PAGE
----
The Hong Kong Prize is one of the most prestigious prizes in Asia and draws thousands of applicants each year. This merit-based award celebrates scientific research with global impact and encourages young scientists to pursue careers in science. Winners receive a monetary prize and have the opportunity to conduct their research in Hong Kong. This year, the prize has increased its prizes for class One, Two and Three races, as well as a boost to the prize money for the 1,600m to 2,400m category of events.
The HK Prize is open to high school students and rewards academic achievements, talent and extracurricular participation. The competition is free of charge and the top ten finalists will receive a monetary award, a plaque at an awards ceremony, shopping vouchers and F&B perks. It’s important to read the rules carefully before applying, as there are certain criteria that must be met and a rigorous review process that is independent of sponsorship or special committee influences.
HK Prize is not for everyone, but it can be a worthwhile experience for those who have the dedication and talent to make it work. Applicants must write an article on a topic related to Hong Kong culture or history and create an impactful statement that can influence society at large. They must also pass a screening process that examines their writing skills and understanding of Hong Kong culture and history.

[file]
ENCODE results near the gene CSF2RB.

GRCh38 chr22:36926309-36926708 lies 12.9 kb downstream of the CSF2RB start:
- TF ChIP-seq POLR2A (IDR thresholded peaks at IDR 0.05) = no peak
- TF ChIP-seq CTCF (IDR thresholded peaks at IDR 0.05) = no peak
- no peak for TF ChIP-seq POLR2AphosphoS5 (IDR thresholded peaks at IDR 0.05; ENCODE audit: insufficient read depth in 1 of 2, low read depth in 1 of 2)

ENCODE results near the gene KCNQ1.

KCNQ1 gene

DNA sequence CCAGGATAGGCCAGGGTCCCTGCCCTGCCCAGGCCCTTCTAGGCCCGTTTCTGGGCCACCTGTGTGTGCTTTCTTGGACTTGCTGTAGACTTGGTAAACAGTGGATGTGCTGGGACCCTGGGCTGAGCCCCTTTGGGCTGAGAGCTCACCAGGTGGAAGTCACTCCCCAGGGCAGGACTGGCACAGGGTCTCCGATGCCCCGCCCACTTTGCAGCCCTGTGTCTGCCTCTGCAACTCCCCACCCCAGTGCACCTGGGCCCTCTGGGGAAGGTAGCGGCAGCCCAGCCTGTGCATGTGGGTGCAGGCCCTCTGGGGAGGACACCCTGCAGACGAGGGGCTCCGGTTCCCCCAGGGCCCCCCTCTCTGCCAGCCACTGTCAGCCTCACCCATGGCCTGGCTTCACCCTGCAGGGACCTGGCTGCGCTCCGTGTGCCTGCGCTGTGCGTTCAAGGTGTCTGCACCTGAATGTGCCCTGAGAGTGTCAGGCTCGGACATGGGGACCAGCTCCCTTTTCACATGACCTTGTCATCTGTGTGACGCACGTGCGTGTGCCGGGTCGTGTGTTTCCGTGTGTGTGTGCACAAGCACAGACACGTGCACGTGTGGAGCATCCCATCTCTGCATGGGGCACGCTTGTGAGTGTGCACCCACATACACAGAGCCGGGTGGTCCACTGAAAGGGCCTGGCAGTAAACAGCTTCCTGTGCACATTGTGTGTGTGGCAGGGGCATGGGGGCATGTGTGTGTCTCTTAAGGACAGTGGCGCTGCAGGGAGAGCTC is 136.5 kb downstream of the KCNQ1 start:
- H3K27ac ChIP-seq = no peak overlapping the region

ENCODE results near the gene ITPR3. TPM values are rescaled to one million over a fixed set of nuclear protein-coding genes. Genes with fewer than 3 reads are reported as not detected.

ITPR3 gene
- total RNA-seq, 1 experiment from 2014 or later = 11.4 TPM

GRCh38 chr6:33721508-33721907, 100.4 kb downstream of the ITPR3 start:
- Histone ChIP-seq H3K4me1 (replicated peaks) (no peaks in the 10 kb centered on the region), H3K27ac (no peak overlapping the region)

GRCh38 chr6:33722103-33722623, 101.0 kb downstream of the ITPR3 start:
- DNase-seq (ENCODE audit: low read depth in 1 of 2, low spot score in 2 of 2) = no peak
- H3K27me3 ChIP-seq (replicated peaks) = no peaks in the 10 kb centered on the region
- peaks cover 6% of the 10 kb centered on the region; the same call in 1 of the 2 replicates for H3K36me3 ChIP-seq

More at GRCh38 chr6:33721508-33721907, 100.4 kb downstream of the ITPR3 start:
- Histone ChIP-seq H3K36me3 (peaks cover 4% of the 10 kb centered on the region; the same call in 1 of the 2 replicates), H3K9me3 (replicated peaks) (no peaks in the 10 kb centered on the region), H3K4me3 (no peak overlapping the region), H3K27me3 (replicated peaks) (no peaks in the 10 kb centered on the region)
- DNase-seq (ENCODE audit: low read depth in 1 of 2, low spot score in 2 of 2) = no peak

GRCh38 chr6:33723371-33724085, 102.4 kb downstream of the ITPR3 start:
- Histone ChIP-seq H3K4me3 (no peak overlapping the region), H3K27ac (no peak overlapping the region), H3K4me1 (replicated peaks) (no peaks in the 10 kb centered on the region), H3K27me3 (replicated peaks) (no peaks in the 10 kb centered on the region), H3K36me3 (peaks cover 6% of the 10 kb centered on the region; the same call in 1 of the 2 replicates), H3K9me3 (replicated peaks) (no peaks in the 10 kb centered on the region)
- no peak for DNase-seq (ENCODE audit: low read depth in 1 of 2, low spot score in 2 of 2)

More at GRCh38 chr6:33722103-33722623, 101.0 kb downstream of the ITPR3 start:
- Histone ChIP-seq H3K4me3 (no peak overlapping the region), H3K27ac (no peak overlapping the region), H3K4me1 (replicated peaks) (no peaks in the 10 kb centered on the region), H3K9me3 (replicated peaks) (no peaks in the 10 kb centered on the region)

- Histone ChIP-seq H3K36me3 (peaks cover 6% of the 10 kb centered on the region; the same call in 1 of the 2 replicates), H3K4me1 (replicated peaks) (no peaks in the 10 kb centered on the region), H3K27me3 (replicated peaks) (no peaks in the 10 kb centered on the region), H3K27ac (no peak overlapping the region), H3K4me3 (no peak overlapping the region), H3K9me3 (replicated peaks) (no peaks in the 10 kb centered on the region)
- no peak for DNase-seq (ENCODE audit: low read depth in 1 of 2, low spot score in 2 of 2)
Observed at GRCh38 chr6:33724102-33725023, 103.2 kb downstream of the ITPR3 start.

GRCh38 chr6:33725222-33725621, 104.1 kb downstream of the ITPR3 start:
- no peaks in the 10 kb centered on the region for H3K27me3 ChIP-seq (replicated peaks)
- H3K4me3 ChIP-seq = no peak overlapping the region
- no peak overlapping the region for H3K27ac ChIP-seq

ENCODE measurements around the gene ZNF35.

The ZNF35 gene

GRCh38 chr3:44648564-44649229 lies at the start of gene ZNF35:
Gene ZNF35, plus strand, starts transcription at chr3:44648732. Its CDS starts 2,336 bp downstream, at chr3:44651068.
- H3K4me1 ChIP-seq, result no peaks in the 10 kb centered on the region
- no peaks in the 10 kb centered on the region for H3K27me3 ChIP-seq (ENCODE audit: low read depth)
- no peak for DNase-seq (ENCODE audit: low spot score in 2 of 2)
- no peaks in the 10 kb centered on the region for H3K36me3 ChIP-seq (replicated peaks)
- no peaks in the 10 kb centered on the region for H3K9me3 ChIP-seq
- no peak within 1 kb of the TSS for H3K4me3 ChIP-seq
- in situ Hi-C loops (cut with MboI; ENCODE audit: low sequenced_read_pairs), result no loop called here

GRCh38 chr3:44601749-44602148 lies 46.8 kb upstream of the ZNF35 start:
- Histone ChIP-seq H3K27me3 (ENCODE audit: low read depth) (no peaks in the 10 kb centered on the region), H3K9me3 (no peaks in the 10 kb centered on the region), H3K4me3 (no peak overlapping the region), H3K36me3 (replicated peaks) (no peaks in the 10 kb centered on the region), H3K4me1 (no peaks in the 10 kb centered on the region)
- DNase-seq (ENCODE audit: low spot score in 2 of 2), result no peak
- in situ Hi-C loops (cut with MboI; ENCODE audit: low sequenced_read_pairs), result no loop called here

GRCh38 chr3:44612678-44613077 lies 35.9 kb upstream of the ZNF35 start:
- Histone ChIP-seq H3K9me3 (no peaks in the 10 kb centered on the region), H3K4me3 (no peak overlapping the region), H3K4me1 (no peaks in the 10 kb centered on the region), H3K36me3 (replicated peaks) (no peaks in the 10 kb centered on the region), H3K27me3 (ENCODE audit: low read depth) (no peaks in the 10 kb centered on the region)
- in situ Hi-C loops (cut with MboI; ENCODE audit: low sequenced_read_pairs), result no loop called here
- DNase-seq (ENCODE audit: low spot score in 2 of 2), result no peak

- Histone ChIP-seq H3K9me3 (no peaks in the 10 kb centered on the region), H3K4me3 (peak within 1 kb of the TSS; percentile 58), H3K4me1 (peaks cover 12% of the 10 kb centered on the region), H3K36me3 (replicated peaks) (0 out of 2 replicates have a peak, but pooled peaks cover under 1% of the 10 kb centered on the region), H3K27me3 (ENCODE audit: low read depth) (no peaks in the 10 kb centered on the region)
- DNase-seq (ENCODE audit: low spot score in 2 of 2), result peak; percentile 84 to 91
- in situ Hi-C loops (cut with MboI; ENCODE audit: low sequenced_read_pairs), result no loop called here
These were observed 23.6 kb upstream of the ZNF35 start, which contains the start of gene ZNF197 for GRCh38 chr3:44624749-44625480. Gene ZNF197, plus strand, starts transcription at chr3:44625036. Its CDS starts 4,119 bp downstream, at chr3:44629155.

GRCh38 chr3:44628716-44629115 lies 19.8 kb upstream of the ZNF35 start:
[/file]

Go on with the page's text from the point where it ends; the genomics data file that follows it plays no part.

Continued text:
If you’re interested in submitting an entry for the HK Prize, you must first be nominated by your teacher. Once you’ve been nominated, you can then begin the submission process by logging in to your account and creating an entry. You must submit your entry by the deadline, and your work will be evaluated by a panel of judges. Those who are deemed the most deserving will be awarded a monetary prize and a plaque at an awards ceremony.
In addition to boosting prize money for class one, two and three races, the Hong Kong Prize will now increase the number of awards presented to each race. This is to help attract more international participants, and will also promote the Hong Kong Racing Association’s efforts to build an international platform for Hong Kong based jockeys.
The 5th Inter-school Competition of Project Learning on Hong Kong’s History & Culture was held today, co-organised by the Leisure & Cultural Services Department and the Museum of History. It enhanced students’ interest in history and promoted the development of their independence thinking through working out topics, gathering information and formulating reports. It attracted 47 entries from 18 schools, including senior and junior divisions in written report and multimedia production categories. Kate Li Bingcun from China Daily won a top prize and a 2nd runner-up award in two categories, winning the best arts and culture news report for her three-piece culture series on Hong Kong’s efforts to become a world class city of art and culture.